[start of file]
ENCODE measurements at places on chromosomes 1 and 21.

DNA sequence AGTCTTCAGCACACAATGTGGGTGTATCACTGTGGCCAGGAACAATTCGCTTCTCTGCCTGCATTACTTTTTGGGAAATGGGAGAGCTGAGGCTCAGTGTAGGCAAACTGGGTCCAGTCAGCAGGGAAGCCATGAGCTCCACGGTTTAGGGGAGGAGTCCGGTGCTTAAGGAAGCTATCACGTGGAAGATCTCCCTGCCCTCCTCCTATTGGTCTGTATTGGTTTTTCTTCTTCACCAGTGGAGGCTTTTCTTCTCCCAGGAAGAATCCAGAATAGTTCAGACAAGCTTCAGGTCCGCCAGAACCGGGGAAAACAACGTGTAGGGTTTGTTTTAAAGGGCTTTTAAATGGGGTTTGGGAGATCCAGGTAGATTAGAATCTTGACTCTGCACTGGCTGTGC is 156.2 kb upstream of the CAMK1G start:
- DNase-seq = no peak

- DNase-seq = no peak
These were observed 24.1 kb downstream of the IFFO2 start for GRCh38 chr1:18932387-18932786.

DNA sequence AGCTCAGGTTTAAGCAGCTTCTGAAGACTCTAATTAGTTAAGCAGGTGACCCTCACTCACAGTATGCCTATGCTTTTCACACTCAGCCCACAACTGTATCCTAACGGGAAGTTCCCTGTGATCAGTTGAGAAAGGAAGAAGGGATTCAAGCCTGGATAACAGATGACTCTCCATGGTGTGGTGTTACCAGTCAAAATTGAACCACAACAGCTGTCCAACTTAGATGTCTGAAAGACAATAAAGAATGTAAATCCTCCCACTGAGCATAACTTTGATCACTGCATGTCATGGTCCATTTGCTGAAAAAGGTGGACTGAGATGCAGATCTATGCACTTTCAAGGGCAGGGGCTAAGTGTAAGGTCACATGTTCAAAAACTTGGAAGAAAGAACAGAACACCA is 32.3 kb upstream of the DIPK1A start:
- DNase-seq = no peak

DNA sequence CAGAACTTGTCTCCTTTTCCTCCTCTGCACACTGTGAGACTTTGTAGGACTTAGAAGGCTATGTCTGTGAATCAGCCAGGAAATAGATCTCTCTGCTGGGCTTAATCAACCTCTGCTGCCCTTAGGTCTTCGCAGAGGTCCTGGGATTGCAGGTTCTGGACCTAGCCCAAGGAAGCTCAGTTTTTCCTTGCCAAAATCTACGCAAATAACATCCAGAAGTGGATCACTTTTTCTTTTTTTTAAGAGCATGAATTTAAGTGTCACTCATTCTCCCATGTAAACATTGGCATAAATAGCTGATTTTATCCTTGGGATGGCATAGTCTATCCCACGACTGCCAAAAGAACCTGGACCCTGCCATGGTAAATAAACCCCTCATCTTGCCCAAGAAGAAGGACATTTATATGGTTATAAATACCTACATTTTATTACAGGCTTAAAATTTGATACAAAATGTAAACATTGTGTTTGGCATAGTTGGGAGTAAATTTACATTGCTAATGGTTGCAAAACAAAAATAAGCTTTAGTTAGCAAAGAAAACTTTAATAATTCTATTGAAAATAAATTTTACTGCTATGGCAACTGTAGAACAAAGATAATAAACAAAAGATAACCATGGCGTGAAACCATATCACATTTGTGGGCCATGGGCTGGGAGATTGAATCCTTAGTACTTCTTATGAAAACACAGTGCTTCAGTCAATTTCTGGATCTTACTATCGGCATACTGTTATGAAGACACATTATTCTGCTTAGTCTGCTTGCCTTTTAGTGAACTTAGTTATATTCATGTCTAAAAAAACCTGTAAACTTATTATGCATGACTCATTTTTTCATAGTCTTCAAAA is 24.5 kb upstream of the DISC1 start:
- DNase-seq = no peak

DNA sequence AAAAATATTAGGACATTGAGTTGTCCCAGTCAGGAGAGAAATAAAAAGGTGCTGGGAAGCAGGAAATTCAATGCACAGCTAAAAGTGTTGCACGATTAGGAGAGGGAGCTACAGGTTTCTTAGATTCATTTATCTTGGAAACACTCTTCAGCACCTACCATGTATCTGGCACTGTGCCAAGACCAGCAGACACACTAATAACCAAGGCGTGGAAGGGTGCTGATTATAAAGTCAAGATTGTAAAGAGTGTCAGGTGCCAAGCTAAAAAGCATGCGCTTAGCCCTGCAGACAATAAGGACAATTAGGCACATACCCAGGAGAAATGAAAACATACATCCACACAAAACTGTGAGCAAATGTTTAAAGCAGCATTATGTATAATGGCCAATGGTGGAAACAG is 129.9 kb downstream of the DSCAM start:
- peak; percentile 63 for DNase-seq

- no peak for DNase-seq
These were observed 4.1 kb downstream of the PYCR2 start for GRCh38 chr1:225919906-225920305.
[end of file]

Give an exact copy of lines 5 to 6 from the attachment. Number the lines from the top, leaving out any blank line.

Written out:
These were observed 24.1 kb downstream of the IFFO2 start for GRCh38 chr1:18932387-18932786.

DNA sequence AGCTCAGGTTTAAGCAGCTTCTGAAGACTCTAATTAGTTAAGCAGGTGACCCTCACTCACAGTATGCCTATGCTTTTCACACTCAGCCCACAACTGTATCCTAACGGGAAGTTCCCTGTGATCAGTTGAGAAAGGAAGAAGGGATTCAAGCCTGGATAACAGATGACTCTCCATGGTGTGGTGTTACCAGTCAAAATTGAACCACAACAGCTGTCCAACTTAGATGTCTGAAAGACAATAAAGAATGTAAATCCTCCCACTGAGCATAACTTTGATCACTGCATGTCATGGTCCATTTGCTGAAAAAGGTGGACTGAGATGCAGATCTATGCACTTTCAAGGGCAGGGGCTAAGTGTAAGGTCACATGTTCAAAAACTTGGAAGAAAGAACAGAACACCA is 32.3 kb upstream of the DIPK1A start: